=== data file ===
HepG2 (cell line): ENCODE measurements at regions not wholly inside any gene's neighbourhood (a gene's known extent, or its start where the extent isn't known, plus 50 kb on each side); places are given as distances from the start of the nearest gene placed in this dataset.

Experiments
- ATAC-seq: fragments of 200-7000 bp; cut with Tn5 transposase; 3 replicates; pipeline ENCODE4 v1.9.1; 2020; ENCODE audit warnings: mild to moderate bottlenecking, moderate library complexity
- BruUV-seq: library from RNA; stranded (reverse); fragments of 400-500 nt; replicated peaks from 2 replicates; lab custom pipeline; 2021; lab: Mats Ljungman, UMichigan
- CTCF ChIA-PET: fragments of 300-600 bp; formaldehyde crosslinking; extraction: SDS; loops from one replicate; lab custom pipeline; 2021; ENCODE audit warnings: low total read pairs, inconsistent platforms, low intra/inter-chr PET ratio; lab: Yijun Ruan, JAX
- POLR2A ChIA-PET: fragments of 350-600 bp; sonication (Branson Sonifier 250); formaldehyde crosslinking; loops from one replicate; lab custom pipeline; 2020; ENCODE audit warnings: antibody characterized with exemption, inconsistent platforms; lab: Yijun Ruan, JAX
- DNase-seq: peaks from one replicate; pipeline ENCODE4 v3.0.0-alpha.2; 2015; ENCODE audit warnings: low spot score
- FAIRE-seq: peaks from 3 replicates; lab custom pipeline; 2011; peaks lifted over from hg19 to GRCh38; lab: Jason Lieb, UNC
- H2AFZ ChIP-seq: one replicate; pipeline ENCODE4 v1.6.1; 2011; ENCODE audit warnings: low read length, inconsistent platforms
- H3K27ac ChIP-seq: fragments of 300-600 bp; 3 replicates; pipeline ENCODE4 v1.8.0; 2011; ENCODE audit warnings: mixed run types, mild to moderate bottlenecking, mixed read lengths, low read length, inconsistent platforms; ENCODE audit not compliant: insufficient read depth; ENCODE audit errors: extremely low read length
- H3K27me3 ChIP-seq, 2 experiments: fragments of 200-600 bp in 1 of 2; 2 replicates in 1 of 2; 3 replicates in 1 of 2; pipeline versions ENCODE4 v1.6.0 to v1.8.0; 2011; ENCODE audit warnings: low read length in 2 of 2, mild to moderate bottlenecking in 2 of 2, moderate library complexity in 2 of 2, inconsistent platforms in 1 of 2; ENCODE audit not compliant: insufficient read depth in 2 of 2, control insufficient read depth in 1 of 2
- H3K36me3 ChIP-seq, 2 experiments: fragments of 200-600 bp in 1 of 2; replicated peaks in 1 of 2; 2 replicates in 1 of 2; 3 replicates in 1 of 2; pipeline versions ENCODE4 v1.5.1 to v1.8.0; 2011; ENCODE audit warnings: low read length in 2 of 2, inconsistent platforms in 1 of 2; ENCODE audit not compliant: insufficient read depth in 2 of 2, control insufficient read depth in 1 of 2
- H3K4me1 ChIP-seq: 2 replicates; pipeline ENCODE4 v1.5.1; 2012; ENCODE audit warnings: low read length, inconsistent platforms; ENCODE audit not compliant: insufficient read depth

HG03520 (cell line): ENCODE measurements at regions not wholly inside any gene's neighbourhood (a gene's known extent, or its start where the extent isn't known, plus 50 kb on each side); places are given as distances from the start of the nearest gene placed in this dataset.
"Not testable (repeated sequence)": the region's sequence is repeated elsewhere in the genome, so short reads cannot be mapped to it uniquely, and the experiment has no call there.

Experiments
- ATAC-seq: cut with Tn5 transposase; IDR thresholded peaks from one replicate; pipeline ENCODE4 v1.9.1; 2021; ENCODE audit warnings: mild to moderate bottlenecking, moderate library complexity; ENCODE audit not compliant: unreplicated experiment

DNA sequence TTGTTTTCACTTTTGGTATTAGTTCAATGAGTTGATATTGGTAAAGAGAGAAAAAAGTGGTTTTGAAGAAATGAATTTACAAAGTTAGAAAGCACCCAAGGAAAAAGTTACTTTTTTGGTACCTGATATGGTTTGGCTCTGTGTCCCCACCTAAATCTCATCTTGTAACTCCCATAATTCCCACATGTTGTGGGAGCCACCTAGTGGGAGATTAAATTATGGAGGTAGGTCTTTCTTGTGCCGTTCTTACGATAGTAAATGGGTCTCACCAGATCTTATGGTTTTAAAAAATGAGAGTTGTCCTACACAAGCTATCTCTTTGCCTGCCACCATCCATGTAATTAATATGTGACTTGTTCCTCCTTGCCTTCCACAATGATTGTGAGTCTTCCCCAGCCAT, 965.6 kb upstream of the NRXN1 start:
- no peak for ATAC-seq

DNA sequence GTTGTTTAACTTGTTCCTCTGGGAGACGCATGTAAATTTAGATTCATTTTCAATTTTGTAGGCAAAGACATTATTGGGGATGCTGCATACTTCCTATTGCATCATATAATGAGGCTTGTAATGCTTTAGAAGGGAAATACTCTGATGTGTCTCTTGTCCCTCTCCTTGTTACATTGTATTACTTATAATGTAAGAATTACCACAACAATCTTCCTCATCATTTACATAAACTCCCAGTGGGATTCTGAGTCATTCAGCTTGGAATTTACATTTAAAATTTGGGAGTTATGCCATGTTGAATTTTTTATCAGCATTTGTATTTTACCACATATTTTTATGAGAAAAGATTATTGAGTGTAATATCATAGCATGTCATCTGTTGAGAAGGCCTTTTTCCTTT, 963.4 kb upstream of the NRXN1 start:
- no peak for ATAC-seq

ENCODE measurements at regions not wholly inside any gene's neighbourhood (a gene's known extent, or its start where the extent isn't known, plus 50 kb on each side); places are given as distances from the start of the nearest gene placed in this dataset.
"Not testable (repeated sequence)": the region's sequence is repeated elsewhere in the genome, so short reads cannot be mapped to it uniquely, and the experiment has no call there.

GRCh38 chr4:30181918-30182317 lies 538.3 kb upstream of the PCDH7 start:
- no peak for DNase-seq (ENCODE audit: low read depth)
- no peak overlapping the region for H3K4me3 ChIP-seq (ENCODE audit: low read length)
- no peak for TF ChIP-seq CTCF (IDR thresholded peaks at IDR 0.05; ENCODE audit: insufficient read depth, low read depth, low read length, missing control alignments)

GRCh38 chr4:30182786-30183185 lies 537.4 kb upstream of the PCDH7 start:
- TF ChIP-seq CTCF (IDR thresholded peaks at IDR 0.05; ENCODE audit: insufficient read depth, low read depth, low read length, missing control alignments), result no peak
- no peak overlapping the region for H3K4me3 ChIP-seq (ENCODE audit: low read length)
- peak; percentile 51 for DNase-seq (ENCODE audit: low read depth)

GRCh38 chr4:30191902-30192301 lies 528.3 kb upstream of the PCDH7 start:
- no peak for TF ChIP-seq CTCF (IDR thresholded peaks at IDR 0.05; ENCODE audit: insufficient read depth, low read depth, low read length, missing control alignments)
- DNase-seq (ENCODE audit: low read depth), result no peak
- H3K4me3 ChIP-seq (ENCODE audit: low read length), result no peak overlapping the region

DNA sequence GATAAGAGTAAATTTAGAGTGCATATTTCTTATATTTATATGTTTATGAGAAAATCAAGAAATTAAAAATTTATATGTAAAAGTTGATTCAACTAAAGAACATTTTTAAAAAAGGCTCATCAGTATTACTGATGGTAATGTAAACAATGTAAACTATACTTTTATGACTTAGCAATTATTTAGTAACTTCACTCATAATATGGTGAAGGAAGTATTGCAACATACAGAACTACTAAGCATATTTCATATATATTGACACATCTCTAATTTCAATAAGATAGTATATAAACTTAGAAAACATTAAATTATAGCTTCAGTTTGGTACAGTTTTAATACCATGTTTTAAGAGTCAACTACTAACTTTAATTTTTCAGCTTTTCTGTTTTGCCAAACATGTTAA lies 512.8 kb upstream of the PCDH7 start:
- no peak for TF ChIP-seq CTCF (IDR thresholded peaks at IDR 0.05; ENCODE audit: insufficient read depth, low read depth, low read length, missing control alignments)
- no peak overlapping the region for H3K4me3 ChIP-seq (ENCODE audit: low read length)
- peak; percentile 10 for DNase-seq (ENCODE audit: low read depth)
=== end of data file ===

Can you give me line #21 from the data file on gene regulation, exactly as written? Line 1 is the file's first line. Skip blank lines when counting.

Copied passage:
- no peak for ATAC-seq